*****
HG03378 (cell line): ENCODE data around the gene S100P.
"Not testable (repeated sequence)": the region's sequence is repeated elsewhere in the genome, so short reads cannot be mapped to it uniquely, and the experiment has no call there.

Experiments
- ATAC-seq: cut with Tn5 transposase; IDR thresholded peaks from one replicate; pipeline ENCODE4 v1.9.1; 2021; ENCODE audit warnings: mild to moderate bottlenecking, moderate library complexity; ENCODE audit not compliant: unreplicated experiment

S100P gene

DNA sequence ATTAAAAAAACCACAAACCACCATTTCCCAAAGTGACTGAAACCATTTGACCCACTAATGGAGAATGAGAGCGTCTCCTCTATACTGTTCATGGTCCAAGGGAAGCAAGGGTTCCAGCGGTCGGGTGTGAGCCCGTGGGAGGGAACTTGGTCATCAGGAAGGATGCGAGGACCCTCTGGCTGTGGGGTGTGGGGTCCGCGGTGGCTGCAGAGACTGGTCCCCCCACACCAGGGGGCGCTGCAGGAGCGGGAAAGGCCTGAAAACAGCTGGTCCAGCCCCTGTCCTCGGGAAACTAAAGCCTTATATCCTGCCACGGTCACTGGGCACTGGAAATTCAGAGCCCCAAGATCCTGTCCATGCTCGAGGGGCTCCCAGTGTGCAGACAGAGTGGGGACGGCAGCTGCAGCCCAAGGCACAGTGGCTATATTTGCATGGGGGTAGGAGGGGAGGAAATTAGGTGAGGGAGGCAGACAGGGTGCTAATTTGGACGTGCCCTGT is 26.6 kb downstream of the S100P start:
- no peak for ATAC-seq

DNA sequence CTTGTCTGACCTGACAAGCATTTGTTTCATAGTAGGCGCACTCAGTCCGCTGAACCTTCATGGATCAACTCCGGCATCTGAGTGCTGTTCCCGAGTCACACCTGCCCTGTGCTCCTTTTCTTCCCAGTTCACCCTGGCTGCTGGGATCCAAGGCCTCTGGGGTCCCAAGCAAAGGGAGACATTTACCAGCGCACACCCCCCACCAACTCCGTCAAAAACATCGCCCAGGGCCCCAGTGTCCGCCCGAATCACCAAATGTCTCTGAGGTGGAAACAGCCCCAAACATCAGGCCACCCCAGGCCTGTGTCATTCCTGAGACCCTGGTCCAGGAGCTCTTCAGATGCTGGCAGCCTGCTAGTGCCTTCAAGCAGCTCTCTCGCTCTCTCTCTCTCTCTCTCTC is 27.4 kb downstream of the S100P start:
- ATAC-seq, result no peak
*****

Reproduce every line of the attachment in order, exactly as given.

HG03378 (cell line): ENCODE data around the gene S100P.
"Not testable (repeated sequence)": the region's sequence is repeated elsewhere in the genome, so short reads cannot be mapped to it uniquely, and the experiment has no call there.

Experiments
- ATAC-seq: cut with Tn5 transposase; IDR thresholded peaks from one replicate; pipeline ENCODE4 v1.9.1; 2021; ENCODE audit warnings: mild to moderate bottlenecking, moderate library complexity; ENCODE audit not compliant: unreplicated experiment

S100P gene

DNA sequence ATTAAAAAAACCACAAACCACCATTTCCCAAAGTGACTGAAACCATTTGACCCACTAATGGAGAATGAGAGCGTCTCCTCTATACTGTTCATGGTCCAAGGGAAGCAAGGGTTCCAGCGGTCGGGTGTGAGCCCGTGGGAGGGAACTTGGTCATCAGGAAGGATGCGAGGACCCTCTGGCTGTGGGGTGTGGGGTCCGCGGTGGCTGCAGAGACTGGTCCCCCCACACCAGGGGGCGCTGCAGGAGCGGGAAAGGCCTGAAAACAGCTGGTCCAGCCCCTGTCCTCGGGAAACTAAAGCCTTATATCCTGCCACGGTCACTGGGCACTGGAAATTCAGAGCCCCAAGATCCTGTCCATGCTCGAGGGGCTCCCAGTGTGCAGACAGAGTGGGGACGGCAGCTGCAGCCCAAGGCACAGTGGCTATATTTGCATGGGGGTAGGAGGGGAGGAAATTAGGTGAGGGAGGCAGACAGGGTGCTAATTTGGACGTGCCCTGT is 26.6 kb downstream of the S100P start:
- no peak for ATAC-seq

DNA sequence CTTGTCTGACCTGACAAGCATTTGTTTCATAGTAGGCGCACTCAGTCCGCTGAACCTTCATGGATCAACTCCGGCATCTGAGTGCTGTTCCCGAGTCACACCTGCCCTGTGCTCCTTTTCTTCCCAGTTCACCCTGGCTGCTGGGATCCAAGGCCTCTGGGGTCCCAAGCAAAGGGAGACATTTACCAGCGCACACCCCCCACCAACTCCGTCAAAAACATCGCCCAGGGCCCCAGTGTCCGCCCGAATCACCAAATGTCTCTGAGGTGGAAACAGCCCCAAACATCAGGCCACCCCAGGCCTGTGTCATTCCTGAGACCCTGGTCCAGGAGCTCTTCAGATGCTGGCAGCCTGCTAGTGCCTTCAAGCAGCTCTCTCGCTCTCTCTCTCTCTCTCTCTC is 27.4 kb downstream of the S100P start:
- ATAC-seq, result no peak